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IRIX Binary Compatibility, Part 6

by Emmanuel Dreyfus
04/03/2003

In a previous article, we studied the IRIX threading model, focusing on how it was possible to emulate it on NetBSD. We now have a good idea of how to launch a native thread on NetBSD, but we still have to discover undocumented IRIX secrets such as the stack layout and the register setup when the native thread is launched by the IRIX kernel. To discover this, we will reverse engineer sproc(2).

The end of this part is about the emulation of IRIX oddities called share groups. We have to play a bit more than usual with the NetBSD virtual memory subsystem in order to get the work done. Working on IRIX turns into an adventure.

Reverse Engineering sproc(2)

We want the CPU register and stack setup of a process just created by sproc(2) on IRIX. We already faced this kind of situation when we had to discover the initial stack and register setup on program startup. If you forget how we handled this situation, please go back to part 2 of this series.

In This Series

IRIX Binary Compatibility, Part 1

IRIX Binary Compatibility, Part 2

IRIX Binary Compatibility, Part 3

IRIX Binary Compatibility, Part 4

IRIX Binary Compatibility, Part 5

Of course the first idea is to use the same trick: if we use gdb to break at the beginning of the entry function in userland, we will be able to dump the stack and registers. We could imagine that we would set the breakpoint before entering sproc(2) and then continue to see the break in the child after the sproc(2) call.

Things are a bit more complicated now: we would like to set a breakpoint in the child process before it has even been created. This is not possible.

There is a technique for handling this kind of problem, which is to prepare an infinite empty loop at the beginning of the entry function. That way the child process gets caught on userland return, and we can attach gdb to it while it is running. We can see that with the following sample program:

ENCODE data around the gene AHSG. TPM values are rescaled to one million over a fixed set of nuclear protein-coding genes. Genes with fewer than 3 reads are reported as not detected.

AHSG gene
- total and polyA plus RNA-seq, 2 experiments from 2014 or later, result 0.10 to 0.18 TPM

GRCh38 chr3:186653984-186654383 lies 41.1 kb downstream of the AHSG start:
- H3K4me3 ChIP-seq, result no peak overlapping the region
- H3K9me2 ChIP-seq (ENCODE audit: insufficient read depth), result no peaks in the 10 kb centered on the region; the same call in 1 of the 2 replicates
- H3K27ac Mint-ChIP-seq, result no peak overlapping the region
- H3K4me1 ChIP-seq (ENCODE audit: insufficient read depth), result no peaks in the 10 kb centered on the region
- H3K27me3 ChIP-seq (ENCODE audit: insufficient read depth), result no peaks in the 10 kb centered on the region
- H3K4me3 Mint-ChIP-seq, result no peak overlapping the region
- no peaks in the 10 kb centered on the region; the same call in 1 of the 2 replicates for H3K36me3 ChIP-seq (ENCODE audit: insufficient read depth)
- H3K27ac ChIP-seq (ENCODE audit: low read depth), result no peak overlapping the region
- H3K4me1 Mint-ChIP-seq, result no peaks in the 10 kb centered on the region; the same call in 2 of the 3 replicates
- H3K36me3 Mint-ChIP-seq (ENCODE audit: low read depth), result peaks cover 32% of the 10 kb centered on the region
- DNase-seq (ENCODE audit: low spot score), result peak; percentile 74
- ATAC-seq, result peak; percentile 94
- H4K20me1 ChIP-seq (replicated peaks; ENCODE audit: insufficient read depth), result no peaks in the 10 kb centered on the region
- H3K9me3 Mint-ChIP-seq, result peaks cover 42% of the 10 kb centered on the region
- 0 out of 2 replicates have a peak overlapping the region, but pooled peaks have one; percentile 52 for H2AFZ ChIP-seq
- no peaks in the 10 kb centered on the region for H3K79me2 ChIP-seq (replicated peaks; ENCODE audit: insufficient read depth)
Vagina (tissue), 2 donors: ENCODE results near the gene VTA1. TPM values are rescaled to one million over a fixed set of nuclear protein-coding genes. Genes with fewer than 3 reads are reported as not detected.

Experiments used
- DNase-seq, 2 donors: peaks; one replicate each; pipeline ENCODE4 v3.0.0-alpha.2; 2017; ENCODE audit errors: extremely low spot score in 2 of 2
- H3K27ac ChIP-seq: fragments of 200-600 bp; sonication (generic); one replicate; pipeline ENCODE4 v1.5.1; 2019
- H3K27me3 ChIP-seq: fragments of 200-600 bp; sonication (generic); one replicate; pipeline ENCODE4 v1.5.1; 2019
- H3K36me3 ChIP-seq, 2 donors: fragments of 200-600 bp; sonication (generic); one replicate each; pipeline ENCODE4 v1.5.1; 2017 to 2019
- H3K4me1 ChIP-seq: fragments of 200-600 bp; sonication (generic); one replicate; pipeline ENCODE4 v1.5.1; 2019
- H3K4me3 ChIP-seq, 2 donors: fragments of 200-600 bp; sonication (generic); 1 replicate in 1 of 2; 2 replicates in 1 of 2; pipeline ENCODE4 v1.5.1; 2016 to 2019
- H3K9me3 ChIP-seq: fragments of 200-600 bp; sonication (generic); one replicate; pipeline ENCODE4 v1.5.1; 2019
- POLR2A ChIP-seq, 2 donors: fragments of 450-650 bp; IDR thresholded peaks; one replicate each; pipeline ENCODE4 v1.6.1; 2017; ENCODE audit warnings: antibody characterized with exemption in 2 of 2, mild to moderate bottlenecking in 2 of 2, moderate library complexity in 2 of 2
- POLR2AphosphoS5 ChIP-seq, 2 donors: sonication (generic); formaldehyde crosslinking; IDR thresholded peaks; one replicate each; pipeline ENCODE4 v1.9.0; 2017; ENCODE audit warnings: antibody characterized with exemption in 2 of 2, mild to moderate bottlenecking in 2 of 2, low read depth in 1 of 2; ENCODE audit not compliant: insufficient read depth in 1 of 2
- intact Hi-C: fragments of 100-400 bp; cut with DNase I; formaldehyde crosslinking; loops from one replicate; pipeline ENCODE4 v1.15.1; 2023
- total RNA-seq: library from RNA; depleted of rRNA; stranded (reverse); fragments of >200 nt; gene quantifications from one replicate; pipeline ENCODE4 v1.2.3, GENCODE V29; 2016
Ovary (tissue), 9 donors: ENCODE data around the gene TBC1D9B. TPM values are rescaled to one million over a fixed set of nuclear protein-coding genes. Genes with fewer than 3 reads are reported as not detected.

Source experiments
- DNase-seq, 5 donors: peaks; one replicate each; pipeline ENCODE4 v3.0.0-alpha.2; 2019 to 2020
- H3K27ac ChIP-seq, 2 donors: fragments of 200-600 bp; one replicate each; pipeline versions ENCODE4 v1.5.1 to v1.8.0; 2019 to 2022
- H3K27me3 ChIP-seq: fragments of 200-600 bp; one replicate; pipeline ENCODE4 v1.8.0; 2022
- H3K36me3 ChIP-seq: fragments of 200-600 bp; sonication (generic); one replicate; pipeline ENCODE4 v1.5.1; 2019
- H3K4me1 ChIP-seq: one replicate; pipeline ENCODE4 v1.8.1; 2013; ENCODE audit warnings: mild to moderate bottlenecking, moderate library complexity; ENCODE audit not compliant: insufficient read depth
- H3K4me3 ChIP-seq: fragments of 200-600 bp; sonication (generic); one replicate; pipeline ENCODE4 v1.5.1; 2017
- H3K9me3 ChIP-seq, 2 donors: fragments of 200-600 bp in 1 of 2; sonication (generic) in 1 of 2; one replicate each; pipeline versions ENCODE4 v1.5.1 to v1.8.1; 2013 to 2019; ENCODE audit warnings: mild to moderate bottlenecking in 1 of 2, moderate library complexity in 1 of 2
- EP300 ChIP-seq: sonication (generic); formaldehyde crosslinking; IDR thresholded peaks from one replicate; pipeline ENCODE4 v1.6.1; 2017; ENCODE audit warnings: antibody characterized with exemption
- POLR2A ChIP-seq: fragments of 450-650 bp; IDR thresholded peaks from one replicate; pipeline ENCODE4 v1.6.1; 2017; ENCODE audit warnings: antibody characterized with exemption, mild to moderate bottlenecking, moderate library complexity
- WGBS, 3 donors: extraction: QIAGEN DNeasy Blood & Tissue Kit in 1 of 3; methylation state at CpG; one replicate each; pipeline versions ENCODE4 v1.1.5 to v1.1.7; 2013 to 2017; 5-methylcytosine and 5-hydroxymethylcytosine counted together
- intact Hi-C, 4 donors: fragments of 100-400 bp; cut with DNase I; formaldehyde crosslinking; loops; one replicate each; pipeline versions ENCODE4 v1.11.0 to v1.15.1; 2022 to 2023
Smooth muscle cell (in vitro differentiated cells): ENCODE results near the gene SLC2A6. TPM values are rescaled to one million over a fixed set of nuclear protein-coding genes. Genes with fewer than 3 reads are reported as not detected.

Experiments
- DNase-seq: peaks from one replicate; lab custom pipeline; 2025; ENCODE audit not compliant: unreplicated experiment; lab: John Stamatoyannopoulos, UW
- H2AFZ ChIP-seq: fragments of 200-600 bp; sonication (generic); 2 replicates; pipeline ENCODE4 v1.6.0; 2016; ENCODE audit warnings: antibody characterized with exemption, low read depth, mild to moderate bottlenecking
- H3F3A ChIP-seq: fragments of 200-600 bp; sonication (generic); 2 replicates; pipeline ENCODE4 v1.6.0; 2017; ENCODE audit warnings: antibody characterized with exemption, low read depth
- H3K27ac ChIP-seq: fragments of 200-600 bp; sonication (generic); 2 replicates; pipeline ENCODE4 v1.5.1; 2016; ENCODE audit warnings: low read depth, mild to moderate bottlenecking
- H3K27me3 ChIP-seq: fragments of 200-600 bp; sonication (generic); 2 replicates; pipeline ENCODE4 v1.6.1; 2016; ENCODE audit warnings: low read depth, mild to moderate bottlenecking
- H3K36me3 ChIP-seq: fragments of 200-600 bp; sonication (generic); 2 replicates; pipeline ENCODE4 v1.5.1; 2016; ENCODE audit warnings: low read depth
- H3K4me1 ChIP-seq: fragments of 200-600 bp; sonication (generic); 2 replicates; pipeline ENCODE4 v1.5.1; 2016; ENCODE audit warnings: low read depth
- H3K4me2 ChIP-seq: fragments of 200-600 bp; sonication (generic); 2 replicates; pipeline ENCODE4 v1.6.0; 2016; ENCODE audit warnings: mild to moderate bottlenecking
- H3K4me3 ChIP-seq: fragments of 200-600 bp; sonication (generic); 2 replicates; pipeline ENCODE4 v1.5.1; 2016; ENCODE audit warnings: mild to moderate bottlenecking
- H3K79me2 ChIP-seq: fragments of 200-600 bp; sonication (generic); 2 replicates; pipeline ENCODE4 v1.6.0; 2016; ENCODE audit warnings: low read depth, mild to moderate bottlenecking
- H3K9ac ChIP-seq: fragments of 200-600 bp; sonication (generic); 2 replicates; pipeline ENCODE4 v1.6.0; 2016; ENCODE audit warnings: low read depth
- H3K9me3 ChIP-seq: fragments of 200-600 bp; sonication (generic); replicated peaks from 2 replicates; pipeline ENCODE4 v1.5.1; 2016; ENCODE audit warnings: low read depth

/* sprocchild.c -- A sproc child test program */
#include <stdio.h>
#include <sys/types.h>
#include <sys/prctl.h>

void entry(void *);

int main(void) {
    pid_t pid;

    pid = sproc((void *)*entry, PR_SADDR, (void *)0x42534400);
    printf("parent: sproc() returned %d\n", pid);
    return 0;
}

void entry(void *args) {
    while(1); /* infinite loop */

    printf("child: args = %p\n", args);
    return; 
}

Note we gave the arg argument a funky value so that we can easily recognise it later. Everything is ready; let's start the game!

$ gdb ./sprocchild
(gdb) b sproc
Breakpoint 1 at 0x400aec
(gdb) r       
Starting program: ./sprocchild 
Breakpoint 1 at 0xfa5c0e0: file sproc.s, line 53. 

Breakpoint 1, _sproc () at sproc.s:58
58      sproc.s: No such file or directory.
Current language:  auto; currently asm
(gdb) show reg
(gdb) info reg   
        zero       at       v0       v1       a0       a1       a2       a3
 R0  00000000 100040b8 00000004 00000000 00400cc0 00000040 42534400 7fff2f7c 
(snip)

In registers A0 to A2, we find the arguments to sproc(). The entry function is at 0x0fa5c270, the inh flag is 0x40, and we recognize our arg argument: 0x42534400. Let's explore the entry function:

(gdb) x/10i $a0
0x400cc0 <entry>:       lui     $gp,0xfc1
0x400cc4 <entry+4>:     addiu   $gp,$gp,-19600
0x400cc8 <entry+8>:     addu    $gp,$gp,$t9
0x400ccc <entry+12>:    addiu   $sp,$sp,-32
0x400cd0 <entry+16>:    sw      $ra,28($sp)
0x400cd4 <entry+20>:    sw      $gp,24($sp)
0x400cd8 <entry+24>:    sw      $a0,32($sp)
0x400cdc <entry+28>:    b       0x400cdc <entry+28>
0x400ce0 <entry+32>:    nop

At 0x400cdc we have our infinite loop: a jump (b stands for the MIPS branch instruction) that loops to the current address. Let us remember this address and move forward. We are looking for the system call. Where is it?

 (gdb) x/4i $pc
0xfa5c0e0 <_sproc+20>:  b       0xfa5c138 <_nsproc+24>
0xfa5c0e4 <_sproc+24>:  li      $t0,1129
0xfa5c0e8 <_sprocsp>:   lui     $gp,0x10
0xfa5c0ec <_sprocsp+4>: addiu   $gp,$gp,-15880

No system call here, just a jump to another place. Obviously we are in a libc stub. We want to find the system call itself. Using the si (stands for stepi) command, we execute the branch instruction, and have a look at the destination:

 (gdb) si  
_nsproc () at sproc.s:110
110     in sproc.s
(gdb) x/400i $pc
0xfa5c138 <_nsproc+24>: lw      $t9,-31396($gp)
0xfa5c13c <_nsproc+28>: sw      $s0,56($sp)
0xfa5c140 <_nsproc+32>: sw      $s1,52($sp)
(snip)
0xfa5c1f4 <_nsproc+212>:        move    $s2,$a0
0xfa5c1f8 <_nsproc+216>:        lw      $v0,32($sp)
0xfa5c1fc <_nsproc+220>:        syscall
(snip)

This is probably what we are looking for. Now we can try to break at 0xfa5c1fc and check if we do get there or not.

 (gdb) b *0xfa5c1fc
Breakpoint 2 at 0xfa5c1fc: file sproc.s, line 155.